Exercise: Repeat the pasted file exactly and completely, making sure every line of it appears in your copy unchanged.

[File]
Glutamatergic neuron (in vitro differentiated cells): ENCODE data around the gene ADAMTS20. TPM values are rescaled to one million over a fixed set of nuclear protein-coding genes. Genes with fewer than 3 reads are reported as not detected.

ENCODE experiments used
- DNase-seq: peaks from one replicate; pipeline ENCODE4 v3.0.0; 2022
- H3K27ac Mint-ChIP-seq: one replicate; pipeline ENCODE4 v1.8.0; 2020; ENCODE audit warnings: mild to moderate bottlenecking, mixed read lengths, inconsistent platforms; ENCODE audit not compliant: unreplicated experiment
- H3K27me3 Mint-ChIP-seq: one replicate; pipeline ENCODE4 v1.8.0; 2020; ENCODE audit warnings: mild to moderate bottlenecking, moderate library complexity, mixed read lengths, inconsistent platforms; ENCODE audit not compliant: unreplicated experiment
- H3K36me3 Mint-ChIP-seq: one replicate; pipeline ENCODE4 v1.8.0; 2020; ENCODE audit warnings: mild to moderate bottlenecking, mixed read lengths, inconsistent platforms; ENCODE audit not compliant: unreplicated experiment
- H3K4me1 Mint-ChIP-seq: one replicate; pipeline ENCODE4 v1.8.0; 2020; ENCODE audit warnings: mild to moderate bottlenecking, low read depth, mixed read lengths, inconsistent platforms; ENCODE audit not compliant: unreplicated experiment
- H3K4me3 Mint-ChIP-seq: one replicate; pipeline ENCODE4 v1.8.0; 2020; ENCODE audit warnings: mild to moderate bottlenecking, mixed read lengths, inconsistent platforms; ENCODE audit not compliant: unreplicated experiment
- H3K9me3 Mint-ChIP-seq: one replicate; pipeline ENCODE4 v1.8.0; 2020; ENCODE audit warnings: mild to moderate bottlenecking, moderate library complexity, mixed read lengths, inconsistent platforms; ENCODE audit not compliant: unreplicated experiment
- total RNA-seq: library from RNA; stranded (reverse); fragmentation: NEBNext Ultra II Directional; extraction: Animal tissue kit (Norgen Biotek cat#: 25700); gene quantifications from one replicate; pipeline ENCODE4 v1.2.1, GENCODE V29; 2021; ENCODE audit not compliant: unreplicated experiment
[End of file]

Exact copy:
Glutamatergic neuron (in vitro differentiated cells): ENCODE data around the gene ADAMTS20. TPM values are rescaled to one million over a fixed set of nuclear protein-coding genes. Genes with fewer than 3 reads are reported as not detected.

ENCODE experiments used
- DNase-seq: peaks from one replicate; pipeline ENCODE4 v3.0.0; 2022
- H3K27ac Mint-ChIP-seq: one replicate; pipeline ENCODE4 v1.8.0; 2020; ENCODE audit warnings: mild to moderate bottlenecking, mixed read lengths, inconsistent platforms; ENCODE audit not compliant: unreplicated experiment
- H3K27me3 Mint-ChIP-seq: one replicate; pipeline ENCODE4 v1.8.0; 2020; ENCODE audit warnings: mild to moderate bottlenecking, moderate library complexity, mixed read lengths, inconsistent platforms; ENCODE audit not compliant: unreplicated experiment
- H3K36me3 Mint-ChIP-seq: one replicate; pipeline ENCODE4 v1.8.0; 2020; ENCODE audit warnings: mild to moderate bottlenecking, mixed read lengths, inconsistent platforms; ENCODE audit not compliant: unreplicated experiment
- H3K4me1 Mint-ChIP-seq: one replicate; pipeline ENCODE4 v1.8.0; 2020; ENCODE audit warnings: mild to moderate bottlenecking, low read depth, mixed read lengths, inconsistent platforms; ENCODE audit not compliant: unreplicated experiment
- H3K4me3 Mint-ChIP-seq: one replicate; pipeline ENCODE4 v1.8.0; 2020; ENCODE audit warnings: mild to moderate bottlenecking, mixed read lengths, inconsistent platforms; ENCODE audit not compliant: unreplicated experiment
- H3K9me3 Mint-ChIP-seq: one replicate; pipeline ENCODE4 v1.8.0; 2020; ENCODE audit warnings: mild to moderate bottlenecking, moderate library complexity, mixed read lengths, inconsistent platforms; ENCODE audit not compliant: unreplicated experiment
- total RNA-seq: library from RNA; stranded (reverse); fragmentation: NEBNext Ultra II Directional; extraction: Animal tissue kit (Norgen Biotek cat#: 25700); gene quantifications from one replicate; pipeline ENCODE4 v1.2.1, GENCODE V29; 2021; ENCODE audit not compliant: unreplicated experiment